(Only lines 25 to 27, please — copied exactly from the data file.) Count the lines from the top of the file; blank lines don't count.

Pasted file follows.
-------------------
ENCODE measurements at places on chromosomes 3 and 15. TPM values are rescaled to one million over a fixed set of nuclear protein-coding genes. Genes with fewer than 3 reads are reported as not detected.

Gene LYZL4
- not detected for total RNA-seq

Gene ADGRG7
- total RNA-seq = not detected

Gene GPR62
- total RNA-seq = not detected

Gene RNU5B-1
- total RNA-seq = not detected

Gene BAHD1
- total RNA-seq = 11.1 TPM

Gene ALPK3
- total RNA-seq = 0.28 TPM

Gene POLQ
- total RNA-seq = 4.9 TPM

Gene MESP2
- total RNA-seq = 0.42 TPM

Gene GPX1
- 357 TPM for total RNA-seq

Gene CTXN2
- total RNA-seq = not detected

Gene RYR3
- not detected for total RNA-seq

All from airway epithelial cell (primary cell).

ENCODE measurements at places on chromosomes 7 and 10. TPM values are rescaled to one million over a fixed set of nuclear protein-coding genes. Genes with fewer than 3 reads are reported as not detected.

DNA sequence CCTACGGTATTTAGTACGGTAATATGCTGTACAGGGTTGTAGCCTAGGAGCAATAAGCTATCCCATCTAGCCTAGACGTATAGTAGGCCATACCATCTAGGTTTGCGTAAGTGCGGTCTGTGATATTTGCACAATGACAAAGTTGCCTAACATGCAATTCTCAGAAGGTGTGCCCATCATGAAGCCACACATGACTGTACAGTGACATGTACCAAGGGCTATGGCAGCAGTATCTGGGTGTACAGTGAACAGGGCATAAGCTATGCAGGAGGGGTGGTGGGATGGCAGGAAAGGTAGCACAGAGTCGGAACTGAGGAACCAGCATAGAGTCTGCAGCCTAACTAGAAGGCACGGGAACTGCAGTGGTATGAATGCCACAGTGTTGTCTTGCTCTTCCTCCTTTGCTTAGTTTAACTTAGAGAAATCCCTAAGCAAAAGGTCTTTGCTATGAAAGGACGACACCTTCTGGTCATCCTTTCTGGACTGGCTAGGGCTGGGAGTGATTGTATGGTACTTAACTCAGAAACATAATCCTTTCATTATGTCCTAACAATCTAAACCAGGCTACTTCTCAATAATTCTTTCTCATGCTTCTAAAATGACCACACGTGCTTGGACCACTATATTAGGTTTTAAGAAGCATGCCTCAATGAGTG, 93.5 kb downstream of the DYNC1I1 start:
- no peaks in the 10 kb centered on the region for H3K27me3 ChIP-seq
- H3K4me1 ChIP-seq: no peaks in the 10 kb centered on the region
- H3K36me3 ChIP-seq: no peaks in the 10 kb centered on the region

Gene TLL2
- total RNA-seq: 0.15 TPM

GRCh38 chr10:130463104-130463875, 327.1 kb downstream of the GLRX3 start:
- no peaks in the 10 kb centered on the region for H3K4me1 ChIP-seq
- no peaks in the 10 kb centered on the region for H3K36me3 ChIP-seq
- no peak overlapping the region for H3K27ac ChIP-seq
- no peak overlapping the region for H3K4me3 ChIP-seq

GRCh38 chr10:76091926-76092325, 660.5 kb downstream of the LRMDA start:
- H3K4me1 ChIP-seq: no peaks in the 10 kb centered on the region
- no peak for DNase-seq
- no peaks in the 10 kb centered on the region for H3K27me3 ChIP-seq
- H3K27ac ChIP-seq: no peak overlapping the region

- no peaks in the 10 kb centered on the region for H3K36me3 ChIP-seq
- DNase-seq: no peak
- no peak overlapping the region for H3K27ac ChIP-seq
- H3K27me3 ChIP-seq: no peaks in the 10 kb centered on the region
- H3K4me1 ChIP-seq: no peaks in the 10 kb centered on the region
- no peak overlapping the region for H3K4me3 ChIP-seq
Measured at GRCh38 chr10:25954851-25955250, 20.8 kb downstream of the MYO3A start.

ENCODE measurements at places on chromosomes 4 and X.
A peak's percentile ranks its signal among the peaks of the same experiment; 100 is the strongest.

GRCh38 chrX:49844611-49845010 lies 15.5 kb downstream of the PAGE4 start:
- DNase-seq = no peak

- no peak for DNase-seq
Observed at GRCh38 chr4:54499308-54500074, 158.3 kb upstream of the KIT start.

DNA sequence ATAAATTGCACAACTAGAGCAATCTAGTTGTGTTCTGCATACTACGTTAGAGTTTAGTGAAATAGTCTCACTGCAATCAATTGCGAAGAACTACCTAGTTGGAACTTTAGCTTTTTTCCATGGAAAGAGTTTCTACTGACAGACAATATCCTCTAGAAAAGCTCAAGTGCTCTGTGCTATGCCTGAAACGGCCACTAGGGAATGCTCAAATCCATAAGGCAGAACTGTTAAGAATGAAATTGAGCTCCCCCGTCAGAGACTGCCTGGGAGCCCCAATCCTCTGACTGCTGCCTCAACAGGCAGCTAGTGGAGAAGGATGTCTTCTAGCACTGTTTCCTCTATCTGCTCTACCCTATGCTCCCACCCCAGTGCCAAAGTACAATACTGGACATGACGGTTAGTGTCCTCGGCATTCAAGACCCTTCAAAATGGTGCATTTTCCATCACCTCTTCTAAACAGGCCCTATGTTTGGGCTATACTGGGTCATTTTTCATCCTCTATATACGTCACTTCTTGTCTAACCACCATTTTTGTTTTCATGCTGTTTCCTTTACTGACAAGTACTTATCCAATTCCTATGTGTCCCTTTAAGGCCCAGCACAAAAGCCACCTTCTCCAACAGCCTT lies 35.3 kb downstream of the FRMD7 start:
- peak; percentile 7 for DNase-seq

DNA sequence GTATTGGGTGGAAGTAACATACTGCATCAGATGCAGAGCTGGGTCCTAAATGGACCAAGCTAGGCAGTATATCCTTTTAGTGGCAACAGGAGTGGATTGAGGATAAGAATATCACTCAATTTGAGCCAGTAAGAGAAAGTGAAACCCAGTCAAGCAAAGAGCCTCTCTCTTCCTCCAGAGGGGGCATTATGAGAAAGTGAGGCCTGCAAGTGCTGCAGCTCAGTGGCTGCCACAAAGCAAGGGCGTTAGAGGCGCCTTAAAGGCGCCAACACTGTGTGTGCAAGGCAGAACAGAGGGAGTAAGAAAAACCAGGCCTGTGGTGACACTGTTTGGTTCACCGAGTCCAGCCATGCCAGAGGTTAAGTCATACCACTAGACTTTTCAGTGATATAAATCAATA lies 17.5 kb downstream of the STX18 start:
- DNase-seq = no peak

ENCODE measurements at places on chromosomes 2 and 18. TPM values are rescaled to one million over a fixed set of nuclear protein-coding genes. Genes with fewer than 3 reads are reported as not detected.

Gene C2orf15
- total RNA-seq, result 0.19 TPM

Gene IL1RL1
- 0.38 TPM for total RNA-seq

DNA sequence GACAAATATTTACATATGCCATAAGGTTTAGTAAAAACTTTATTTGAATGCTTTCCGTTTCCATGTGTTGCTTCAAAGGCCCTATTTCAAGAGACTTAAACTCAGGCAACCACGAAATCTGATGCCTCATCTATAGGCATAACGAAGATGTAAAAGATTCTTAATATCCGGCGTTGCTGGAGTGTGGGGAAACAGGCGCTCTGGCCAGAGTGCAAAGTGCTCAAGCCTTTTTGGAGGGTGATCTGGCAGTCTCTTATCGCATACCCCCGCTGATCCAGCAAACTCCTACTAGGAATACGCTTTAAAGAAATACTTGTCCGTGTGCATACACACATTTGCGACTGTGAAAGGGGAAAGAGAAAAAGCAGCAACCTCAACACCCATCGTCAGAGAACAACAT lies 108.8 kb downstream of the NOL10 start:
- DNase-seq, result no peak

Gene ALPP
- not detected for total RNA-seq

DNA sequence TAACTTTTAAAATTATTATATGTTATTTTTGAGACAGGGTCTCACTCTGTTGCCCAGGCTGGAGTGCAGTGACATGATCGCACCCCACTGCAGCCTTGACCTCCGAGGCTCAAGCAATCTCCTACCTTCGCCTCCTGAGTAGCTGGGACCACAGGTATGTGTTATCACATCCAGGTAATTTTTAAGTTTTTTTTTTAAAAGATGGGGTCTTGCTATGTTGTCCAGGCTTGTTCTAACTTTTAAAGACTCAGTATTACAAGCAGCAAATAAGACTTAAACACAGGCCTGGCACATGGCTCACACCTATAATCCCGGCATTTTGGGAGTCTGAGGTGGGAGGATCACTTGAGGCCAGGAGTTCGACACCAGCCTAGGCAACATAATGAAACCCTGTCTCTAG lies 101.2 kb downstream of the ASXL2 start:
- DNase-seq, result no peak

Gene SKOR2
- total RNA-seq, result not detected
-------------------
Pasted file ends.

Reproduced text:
ENCODE measurements at places on chromosomes 7 and 10. TPM values are rescaled to one million over a fixed set of nuclear protein-coding genes. Genes with fewer than 3 reads are reported as not detected.

DNA sequence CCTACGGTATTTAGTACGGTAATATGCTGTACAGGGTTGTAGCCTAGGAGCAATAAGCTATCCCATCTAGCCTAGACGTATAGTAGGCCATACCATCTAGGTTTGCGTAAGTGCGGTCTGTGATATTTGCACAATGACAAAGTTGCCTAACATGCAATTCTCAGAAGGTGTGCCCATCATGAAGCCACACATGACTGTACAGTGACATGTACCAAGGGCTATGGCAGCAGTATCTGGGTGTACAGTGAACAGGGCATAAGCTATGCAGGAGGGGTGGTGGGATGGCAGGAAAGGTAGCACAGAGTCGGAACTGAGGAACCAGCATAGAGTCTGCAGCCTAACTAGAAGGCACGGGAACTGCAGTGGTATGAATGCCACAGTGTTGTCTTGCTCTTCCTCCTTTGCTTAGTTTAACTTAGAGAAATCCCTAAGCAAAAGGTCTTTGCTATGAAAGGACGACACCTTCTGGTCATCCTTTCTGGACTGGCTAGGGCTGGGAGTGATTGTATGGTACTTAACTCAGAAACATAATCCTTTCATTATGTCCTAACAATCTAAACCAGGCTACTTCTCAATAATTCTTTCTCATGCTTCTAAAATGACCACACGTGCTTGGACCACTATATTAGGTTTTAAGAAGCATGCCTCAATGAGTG, 93.5 kb downstream of the DYNC1I1 start:
- no peaks in the 10 kb centered on the region for H3K27me3 ChIP-seq